Degree Name

Master of Engineering


School of Mechanical, Materials and Mechatronics Engineering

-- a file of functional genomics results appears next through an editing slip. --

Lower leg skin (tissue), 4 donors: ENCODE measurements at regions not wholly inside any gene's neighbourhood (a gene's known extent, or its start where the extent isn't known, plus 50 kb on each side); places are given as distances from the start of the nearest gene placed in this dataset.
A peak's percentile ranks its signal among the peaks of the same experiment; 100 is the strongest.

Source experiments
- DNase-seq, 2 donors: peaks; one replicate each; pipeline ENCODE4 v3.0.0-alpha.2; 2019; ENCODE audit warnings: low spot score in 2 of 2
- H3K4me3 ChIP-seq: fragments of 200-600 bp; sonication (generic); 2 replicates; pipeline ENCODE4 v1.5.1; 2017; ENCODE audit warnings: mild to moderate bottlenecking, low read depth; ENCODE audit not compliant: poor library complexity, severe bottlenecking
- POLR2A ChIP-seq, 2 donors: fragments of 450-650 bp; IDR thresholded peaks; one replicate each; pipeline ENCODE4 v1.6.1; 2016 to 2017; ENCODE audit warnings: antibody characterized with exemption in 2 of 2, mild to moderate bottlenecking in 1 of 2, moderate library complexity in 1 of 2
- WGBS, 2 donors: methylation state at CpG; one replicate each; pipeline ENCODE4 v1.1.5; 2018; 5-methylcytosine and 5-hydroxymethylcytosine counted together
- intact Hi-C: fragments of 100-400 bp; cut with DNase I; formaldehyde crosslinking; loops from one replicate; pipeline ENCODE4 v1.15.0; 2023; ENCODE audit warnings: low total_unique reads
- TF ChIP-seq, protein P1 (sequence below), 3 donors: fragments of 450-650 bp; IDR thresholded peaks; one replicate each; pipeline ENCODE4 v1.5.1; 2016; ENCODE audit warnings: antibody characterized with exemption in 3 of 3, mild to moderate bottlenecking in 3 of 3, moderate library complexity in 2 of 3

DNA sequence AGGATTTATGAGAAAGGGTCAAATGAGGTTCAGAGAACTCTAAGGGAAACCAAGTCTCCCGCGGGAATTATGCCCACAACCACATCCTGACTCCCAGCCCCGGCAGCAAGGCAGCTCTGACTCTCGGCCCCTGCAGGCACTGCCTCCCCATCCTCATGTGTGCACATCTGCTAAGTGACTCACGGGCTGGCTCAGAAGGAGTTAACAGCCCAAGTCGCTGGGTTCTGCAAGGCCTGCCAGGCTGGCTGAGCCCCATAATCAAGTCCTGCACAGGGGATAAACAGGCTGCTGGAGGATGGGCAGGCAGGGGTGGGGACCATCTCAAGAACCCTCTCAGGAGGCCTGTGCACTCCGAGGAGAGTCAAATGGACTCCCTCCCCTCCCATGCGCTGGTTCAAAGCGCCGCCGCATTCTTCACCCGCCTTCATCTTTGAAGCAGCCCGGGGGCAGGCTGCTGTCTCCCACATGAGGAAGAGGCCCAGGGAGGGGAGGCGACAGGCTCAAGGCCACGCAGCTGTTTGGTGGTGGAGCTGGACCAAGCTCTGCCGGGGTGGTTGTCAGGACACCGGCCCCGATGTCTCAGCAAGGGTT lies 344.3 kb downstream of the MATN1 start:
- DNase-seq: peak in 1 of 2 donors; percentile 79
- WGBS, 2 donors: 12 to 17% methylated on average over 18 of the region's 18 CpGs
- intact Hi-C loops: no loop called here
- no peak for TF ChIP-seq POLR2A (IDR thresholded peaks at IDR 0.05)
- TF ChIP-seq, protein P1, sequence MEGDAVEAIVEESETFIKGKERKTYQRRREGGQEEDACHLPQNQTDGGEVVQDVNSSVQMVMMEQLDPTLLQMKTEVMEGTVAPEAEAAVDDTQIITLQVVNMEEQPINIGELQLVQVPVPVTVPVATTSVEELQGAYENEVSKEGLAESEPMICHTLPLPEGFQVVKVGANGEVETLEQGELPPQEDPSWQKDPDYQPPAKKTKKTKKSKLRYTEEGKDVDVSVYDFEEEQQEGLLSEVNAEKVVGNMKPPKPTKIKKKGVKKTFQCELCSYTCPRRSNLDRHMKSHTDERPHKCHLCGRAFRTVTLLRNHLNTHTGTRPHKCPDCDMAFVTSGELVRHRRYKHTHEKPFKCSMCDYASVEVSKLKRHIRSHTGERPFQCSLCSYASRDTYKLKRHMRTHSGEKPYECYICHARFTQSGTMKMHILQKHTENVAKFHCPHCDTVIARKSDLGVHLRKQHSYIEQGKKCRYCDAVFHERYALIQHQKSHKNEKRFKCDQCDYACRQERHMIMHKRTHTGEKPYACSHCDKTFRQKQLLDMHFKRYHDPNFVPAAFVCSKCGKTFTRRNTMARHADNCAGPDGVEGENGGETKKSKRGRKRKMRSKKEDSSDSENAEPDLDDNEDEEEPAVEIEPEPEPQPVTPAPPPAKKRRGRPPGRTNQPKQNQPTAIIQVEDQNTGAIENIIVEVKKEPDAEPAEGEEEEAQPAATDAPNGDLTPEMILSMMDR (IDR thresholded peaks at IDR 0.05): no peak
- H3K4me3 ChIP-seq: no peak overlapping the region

This thesis reports on the development and evaluation of the performance of a nanostructured electrode anode for rechargeable lithium ion batteries. The aim is to develop a new material for energy storage with high energy and power densities for wide application in portable electronic devices. The thesis begins by reviewing two approaches to the synthesis and characterization of nanostructured iron oxide based anode for the lithium ion battery. The first approach is the fabrication of various morphologies of iron oxide, and the second involves the addition of various conductive agents, such as graphene, carbon, carbon nanotubes, and others, in order to improve the electrochemical performance of iron oxide anode for next generation energy storage in lithium ion batteries. This thesis uses the second approach to design a three-dimensional material that includes graphene nanosheets (GNS), porous graphitic carbon (PGC), and iron oxide nanoparticles that are synthesized via an in-situ technique. It is found that such nanocomposites of Fe3O4/C/PGC/GNS nanosheets with three-dimensional structure, which are synthesized with different ratios of GNS 10 wt% and 20 wt%, exhibits excellent electrochemical performance when applied as anode in the lithium ion battery over 70 cycles. The reversible capacity of this nanocomposite with 10wt% GNS after 30 cycles at 500 mA/g is 470 and 480 mAh/g for charge-discharge, while for the nanocomposite with 20 wt% GNS, it is 420 and 430 mAh/g for chargedischarge, respectively. The reversible capacity is 97 and 99 mAh/g during chargedischarge at 5000 mA/g current density, respectively, for the 10 wt% GNS sample, while the reversible capacity for the nanocomposite with 20 wt% GNS is 89 and 100 mAh/g during charge-discharge.